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CBD, Natural Products, and The Divine Feminine

Written by Lisa Rennie

Cannabidiol (CBD) continues to be added to a plethora of health and beauty products, including face creams, soaps, and makeup. But more recently, the cannabinoid is also being found in feminine products. The question is, does CBD add any benefit to feminine care? And is it even safe?

CBD has been linked to several medical benefits, including the alleviation of pain and inflammation. It’s no wonder that more and more women are turning to CBD as a more natural alternative to pain medication to curb the discomfort they often experience during their menstrual cycles and after sex. Since inflammation is typically the source of pain and discomfort in the reproductive region, CBD may be able to effectively calm any discomfort in this area as an effective natural anti-inflammatory agent. [1]

Given the fact that the vaginal area is extremely sensitive and easily impacted by the introduction of certain products, it’s easy to understand why certain questions might arise surrounding the safety and efficacy of CBD-infused feminine products like tampons, vaginal suppositories, vaginal lubes, and feminine wash products.

But some experts in the world of obstetrics and gynecology believe that CBD could have a positive effect on symptoms associated with menstruation and even sex.

What we currently know about CBD is that it interacts with the receptors of the endocannabinoid system in the body to elicit specific effects, such as the reduction of pain, inflammation, anxiety, and others. [2] Since there are cannabinoid receptors located in the lining of the vagina, it stands to reason that the presence of CBD in this region could have local pain-reduction effects as the cannabinoids work with the receptors in the vaginal wall.

A CBD product that is placed directly within the vaginal wall allows the cannabinoid to be directly absorbed into the blood vessels in the region and then released into the bloodstream. This may have a superior effect to orally administered CBD which must go through the digestive tract and liver before making its way into the bloodstream, which means the CBD can take longer to take effect and even get lost along the way.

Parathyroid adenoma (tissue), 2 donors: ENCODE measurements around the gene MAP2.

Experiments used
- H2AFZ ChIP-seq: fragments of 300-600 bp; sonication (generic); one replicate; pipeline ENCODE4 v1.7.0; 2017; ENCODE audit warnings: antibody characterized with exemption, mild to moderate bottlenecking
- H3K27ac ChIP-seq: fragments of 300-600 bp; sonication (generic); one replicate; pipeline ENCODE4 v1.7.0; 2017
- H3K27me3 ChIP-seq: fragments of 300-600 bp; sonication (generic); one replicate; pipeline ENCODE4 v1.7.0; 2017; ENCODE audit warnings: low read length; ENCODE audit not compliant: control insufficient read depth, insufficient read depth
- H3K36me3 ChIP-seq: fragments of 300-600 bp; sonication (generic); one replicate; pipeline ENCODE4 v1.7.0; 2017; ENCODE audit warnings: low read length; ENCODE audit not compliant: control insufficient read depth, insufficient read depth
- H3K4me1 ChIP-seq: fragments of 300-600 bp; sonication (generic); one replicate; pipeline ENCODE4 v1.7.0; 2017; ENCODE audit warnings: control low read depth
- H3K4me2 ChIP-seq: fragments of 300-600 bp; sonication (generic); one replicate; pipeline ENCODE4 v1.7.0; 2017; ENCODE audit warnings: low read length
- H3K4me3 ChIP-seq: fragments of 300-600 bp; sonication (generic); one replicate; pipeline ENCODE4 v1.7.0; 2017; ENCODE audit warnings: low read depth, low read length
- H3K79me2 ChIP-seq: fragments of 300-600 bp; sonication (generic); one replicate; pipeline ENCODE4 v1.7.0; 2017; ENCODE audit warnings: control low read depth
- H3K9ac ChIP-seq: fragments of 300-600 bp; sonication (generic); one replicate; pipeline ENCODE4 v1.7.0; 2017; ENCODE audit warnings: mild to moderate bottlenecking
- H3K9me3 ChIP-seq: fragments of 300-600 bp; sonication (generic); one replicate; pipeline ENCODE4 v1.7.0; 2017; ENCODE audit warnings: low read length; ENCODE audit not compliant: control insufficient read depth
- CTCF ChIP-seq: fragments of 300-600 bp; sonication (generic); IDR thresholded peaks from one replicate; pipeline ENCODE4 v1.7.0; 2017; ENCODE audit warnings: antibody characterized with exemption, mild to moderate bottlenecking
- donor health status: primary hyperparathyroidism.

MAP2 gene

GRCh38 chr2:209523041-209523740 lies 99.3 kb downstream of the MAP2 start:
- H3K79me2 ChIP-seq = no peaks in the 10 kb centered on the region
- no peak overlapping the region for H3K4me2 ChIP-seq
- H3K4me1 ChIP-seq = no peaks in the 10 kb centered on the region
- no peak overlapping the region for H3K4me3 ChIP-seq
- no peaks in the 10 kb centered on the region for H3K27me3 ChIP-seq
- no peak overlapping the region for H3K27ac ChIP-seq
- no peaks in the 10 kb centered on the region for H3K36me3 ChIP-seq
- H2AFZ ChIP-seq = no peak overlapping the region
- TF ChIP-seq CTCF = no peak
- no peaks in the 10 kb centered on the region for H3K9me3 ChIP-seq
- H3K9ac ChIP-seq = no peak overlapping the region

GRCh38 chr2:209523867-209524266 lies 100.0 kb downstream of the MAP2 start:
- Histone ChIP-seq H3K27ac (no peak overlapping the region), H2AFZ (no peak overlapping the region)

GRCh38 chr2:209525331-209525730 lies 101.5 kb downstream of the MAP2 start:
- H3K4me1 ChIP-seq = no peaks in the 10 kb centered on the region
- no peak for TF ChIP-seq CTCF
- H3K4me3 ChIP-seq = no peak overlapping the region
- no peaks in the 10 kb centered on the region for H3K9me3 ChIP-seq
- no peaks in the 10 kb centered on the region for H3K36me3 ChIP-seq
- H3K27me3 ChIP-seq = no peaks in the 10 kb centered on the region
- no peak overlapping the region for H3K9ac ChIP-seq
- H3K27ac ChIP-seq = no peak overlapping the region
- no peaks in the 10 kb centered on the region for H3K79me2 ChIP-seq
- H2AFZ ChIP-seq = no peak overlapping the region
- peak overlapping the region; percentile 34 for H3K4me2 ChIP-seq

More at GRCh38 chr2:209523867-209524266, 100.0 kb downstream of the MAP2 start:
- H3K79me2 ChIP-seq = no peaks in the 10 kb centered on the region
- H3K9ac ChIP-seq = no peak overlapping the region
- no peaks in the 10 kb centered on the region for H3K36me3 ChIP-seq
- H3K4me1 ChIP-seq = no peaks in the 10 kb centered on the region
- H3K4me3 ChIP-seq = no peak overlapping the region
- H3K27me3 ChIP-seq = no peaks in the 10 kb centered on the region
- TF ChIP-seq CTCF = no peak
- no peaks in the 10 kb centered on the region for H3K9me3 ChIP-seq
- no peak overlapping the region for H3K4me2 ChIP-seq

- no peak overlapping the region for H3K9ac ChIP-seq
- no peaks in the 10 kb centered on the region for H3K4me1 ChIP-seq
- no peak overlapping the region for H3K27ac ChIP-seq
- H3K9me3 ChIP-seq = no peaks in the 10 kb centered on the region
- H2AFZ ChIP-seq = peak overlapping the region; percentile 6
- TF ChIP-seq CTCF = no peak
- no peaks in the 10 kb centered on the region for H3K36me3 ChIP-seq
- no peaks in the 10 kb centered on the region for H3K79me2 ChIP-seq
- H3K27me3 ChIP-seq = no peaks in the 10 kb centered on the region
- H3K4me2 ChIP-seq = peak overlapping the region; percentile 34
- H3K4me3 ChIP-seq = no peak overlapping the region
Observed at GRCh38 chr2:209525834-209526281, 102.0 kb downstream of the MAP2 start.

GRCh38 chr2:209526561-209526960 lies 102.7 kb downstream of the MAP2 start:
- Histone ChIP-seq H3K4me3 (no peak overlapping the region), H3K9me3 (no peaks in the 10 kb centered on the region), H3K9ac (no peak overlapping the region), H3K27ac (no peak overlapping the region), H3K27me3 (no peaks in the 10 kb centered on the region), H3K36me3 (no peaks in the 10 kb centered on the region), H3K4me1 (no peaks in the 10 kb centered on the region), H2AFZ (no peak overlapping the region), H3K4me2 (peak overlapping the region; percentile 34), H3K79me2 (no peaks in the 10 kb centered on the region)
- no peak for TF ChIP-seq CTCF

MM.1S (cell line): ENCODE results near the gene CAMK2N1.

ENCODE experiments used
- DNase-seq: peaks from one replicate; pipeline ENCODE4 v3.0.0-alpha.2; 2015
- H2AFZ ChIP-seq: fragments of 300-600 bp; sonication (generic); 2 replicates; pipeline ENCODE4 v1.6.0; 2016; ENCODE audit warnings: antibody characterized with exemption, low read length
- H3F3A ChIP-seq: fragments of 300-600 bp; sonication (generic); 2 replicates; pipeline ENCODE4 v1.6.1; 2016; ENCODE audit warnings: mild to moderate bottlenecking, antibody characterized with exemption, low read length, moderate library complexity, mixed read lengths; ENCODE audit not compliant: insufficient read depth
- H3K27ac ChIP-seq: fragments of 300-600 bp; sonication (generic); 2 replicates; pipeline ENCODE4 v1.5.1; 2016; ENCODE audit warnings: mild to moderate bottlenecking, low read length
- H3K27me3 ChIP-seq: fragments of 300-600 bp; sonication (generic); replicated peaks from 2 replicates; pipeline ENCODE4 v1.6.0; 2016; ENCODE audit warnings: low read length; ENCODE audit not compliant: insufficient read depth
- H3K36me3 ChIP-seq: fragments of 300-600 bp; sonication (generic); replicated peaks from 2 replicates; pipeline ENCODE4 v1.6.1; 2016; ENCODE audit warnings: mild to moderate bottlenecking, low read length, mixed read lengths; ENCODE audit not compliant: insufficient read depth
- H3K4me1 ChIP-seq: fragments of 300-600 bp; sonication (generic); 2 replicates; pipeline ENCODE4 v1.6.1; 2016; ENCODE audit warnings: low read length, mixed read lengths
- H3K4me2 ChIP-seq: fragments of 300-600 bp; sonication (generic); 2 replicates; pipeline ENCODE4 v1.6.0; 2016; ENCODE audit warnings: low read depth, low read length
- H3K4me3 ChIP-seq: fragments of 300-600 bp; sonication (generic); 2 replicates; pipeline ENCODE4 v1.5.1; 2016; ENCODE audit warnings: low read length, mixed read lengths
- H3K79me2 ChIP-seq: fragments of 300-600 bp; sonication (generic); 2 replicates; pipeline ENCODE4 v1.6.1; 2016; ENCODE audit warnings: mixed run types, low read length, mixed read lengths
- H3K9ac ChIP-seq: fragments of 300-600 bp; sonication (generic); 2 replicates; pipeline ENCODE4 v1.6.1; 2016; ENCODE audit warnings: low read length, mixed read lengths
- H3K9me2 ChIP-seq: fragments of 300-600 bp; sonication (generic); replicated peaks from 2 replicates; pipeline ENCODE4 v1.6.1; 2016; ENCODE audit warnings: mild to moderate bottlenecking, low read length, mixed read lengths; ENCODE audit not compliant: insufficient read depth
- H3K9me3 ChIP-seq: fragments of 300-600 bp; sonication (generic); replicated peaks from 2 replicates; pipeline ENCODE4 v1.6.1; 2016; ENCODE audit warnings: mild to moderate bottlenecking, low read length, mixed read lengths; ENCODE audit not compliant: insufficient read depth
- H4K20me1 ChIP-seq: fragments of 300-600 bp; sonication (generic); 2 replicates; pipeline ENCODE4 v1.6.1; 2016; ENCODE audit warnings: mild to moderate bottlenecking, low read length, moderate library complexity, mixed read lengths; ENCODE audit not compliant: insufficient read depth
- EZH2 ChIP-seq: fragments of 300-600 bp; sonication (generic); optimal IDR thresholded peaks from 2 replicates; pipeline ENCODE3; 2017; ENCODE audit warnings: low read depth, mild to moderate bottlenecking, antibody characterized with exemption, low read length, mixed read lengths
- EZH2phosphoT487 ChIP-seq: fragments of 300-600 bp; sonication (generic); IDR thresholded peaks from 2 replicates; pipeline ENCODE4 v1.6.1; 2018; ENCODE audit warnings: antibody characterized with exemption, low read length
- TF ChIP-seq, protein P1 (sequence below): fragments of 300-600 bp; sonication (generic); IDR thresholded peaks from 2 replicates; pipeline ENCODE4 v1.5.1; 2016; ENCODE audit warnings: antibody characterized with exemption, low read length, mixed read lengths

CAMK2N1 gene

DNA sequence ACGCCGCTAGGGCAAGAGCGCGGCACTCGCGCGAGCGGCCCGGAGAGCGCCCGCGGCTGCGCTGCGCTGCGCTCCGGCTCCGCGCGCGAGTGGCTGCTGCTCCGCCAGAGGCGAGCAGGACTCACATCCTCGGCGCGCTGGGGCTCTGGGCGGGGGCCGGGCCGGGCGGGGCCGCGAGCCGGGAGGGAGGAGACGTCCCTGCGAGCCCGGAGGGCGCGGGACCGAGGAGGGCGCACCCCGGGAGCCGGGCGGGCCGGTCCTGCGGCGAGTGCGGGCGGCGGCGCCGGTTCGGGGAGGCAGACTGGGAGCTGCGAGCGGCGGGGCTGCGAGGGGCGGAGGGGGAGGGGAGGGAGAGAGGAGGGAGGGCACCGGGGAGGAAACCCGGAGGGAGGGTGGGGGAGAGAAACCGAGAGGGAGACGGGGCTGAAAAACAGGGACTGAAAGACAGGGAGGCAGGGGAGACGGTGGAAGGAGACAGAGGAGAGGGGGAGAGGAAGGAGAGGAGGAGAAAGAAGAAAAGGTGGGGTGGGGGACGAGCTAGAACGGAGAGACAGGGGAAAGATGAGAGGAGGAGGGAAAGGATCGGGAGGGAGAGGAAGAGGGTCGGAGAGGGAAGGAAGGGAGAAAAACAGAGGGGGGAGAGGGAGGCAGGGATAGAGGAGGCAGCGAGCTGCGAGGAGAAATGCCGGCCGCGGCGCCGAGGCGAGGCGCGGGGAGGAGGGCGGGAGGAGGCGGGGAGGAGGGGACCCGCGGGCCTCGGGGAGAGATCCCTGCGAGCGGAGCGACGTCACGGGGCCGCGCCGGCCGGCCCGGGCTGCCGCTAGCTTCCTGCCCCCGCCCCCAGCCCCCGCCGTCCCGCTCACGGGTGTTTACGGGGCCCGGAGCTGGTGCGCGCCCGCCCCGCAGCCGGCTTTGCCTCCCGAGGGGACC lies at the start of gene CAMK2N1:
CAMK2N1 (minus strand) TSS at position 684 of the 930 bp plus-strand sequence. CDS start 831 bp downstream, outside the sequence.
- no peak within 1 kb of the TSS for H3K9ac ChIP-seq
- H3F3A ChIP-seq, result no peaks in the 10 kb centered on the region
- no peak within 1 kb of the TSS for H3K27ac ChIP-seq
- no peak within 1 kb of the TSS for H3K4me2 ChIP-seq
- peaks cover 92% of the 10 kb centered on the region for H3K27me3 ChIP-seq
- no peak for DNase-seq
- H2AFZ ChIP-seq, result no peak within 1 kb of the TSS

That said, there still aren’t many studies proving the effects of CBD when applied vaginally. More research is needed to confirm the application of CBD in this manner, particularly in terms of proper dosing and potential side effects. At the very least, CBD products may not always serve as a replacement for traditional remedies, but may be a great supplement to more conventional products.

Anyone looking to try a CBD-based product designed for use in the vaginal region should conduct a small patch test before applying liberally, much like any other type of new product. Further, feminine products with any fragrances should be avoided.

Image source: Jill Wellington from Pixabay


References:

1- Nagarkatti, P, et al, “Cannabinoids as novel anti-inflammatory drugs”, Future Med Chem., October 2009, 1(7): 1333–1349.

2- Zou, S. & Kimar, U., “Cannabinoid Receptors and the Endocannabinoid System: Signaling and Function in the Central Nervous System”, Int J Mol Sci., March 2018, 19(3): 833.

About the author

Lisa Rennie

Lisa Simoneli Rennie has been working as a freelance writer for more than a decade, creating unique content dedicated to informing consumers. She enjoys sharing her knowledge and experience with others, and in her spare time, Lisa enjoys trying funky new recipes, spending time with her dog, and of course, reveling in the joy of family.

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